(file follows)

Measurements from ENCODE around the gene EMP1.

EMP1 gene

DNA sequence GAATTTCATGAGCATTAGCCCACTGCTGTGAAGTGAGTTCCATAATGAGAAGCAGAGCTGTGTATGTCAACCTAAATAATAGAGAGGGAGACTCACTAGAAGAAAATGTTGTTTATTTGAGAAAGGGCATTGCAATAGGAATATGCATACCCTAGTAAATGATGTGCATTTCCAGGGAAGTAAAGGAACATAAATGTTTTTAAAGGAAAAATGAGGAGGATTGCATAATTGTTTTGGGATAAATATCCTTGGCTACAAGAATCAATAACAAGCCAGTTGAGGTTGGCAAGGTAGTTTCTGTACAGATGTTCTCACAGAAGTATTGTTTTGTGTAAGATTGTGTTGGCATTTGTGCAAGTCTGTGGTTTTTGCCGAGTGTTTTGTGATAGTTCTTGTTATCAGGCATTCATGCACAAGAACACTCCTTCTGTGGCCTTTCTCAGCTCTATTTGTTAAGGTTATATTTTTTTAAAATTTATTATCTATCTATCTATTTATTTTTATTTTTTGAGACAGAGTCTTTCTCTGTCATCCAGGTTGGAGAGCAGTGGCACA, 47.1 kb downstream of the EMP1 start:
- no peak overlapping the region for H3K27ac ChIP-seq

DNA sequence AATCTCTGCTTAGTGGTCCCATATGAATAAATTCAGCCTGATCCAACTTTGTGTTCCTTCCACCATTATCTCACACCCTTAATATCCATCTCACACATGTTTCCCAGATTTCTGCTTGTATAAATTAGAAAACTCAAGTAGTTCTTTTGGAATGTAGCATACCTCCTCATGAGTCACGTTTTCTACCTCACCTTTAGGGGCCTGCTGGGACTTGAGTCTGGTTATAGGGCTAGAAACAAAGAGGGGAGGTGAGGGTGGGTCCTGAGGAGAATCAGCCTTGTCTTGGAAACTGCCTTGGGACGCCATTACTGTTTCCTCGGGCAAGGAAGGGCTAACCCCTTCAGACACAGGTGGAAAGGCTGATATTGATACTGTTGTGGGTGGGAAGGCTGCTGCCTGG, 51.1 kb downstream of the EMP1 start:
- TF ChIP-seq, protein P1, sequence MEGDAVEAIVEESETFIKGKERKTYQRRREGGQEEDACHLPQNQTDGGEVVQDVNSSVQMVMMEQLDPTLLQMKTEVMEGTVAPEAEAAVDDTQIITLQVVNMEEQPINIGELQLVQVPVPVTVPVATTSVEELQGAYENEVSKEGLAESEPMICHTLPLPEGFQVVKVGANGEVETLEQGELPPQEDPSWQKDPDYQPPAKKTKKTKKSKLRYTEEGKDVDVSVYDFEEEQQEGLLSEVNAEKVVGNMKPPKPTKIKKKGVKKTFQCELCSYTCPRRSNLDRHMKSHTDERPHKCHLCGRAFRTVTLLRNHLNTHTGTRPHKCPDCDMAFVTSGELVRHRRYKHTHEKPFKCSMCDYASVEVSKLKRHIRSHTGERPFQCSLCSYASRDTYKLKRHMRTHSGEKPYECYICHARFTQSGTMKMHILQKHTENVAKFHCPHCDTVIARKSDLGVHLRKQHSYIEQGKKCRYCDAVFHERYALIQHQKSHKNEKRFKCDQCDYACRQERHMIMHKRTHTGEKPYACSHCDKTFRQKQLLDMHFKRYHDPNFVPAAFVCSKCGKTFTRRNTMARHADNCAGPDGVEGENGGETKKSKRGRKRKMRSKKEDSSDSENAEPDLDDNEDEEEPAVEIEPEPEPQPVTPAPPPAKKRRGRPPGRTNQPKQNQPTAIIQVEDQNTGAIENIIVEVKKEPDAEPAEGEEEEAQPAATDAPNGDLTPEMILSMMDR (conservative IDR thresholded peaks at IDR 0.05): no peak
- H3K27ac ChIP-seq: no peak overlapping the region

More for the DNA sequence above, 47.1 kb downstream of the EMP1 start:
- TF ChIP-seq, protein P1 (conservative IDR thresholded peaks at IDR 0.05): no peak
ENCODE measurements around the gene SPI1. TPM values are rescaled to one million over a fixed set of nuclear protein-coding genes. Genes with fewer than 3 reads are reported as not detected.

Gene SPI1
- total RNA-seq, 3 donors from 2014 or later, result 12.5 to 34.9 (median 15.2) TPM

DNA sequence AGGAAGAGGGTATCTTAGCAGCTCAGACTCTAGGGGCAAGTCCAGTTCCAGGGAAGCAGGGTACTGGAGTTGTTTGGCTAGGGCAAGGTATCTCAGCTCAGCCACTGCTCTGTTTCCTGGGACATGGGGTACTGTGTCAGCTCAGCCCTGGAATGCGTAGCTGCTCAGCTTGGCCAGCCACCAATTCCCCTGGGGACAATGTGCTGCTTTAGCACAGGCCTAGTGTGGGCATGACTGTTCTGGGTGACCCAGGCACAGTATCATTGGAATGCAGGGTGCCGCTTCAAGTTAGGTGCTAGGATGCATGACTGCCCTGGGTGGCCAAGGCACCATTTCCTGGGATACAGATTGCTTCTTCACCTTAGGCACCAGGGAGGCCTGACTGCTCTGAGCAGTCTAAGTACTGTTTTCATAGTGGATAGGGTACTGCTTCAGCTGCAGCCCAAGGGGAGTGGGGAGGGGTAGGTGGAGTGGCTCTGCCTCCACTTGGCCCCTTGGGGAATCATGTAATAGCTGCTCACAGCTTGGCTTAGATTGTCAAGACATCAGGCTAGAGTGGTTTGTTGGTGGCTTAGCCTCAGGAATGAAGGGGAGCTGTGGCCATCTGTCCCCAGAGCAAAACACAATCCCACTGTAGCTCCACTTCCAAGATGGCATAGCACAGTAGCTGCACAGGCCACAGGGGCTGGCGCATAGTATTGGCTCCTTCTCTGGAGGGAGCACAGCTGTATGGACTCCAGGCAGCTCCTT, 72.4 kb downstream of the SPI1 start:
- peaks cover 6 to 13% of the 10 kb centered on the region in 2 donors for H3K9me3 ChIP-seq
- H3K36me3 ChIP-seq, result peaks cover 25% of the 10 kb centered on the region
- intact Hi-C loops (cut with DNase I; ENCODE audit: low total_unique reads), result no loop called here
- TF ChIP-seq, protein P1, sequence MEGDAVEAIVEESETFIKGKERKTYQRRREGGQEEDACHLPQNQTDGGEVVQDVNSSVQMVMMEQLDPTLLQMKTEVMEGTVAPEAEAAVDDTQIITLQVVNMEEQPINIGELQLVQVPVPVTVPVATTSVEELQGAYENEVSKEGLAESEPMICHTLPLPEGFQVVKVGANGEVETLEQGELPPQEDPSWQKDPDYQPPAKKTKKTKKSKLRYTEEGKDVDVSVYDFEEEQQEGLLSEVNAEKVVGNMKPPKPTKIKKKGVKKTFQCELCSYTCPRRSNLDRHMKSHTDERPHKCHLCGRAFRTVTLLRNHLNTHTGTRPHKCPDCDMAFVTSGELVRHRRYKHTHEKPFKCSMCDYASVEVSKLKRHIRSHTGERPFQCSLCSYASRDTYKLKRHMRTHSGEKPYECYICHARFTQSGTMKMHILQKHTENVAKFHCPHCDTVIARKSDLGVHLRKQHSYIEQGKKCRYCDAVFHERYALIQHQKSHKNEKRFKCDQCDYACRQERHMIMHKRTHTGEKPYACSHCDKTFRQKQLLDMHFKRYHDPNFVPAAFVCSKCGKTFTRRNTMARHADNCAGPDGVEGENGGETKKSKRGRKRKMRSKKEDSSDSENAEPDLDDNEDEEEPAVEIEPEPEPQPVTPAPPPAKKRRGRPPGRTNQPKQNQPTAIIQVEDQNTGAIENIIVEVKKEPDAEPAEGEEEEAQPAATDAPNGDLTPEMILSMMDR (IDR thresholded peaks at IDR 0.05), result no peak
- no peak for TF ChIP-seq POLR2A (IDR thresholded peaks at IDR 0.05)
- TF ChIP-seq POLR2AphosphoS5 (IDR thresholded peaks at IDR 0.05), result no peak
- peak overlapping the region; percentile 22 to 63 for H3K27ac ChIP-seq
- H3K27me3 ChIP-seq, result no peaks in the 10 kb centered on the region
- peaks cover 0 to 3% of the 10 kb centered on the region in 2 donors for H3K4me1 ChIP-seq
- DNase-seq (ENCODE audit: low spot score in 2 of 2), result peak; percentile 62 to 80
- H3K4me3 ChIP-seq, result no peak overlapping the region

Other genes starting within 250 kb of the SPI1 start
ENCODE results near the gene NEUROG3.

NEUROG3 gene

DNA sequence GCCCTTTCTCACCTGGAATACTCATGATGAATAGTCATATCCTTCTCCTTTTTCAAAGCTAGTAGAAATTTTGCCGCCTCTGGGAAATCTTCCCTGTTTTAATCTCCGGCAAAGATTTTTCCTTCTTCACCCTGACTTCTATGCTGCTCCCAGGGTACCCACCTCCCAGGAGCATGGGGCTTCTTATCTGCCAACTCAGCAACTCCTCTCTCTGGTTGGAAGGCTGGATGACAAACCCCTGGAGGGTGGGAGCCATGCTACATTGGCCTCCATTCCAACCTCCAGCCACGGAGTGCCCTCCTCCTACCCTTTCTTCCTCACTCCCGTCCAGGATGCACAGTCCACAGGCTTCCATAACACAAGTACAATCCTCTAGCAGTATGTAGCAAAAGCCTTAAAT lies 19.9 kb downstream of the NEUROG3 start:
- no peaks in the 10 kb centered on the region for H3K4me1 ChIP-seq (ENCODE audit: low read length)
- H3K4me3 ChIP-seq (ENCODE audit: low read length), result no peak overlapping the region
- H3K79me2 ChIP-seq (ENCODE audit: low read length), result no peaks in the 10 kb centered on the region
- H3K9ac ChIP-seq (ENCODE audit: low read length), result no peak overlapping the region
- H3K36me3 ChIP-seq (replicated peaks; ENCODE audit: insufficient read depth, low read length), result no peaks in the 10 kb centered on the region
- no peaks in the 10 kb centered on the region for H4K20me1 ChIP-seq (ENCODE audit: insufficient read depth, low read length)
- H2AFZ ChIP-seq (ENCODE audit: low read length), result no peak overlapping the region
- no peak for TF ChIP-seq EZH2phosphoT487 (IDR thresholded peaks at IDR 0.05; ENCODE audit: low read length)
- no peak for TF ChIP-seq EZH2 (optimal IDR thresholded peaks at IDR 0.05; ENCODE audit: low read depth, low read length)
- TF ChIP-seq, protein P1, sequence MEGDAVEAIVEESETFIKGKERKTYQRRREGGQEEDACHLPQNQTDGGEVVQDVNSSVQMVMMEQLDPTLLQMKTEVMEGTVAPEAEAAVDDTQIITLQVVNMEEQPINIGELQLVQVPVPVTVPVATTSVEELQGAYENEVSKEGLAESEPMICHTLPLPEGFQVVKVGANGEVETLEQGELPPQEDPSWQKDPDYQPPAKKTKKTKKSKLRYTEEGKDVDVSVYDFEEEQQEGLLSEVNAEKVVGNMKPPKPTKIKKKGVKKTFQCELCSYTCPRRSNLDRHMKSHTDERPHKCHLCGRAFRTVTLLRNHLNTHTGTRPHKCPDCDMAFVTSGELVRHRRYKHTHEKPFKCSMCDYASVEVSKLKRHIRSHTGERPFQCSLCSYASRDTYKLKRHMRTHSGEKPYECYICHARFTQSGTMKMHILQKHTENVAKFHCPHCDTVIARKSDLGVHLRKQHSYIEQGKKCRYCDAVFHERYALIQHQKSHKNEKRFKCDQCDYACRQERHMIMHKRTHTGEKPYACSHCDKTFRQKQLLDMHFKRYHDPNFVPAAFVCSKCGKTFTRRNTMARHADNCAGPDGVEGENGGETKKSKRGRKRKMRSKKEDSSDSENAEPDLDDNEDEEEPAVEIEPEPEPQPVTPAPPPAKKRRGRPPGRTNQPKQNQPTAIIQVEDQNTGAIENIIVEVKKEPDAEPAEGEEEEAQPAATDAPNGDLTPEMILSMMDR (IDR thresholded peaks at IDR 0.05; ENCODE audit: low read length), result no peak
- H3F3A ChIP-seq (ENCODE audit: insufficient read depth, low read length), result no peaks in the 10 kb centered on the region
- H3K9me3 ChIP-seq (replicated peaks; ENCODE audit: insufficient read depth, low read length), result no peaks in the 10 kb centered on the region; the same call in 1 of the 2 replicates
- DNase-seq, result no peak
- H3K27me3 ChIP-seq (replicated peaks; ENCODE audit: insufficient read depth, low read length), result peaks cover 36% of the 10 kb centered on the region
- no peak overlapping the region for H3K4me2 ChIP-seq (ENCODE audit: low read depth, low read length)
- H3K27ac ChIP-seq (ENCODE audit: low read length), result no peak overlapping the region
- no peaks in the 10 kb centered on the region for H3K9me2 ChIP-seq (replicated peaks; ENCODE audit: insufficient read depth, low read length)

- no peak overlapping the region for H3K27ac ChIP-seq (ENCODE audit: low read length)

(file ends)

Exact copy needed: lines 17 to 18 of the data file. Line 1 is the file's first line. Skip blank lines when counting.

- TF ChIP-seq, protein P1, sequence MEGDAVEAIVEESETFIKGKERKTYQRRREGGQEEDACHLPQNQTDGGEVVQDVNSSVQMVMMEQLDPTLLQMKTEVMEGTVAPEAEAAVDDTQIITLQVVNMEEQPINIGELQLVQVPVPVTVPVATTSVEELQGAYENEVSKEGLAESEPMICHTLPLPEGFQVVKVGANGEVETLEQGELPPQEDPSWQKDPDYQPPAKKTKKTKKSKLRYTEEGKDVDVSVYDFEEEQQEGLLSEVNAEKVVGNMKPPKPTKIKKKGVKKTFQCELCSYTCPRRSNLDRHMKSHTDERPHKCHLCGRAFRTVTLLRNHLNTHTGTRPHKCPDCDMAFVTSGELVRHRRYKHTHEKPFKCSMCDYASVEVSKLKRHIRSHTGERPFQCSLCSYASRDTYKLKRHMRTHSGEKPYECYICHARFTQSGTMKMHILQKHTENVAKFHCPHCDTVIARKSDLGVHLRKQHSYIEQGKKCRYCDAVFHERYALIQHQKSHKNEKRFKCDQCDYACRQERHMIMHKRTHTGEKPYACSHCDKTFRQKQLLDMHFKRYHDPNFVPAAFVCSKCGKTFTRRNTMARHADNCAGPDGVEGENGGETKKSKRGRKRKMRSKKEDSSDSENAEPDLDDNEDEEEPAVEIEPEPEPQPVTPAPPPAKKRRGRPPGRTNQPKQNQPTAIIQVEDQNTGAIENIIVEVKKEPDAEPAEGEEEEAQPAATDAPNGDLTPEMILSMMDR (IDR thresholded peaks at IDR 0.05), result no peak
- no peak for TF ChIP-seq POLR2A (IDR thresholded peaks at IDR 0.05)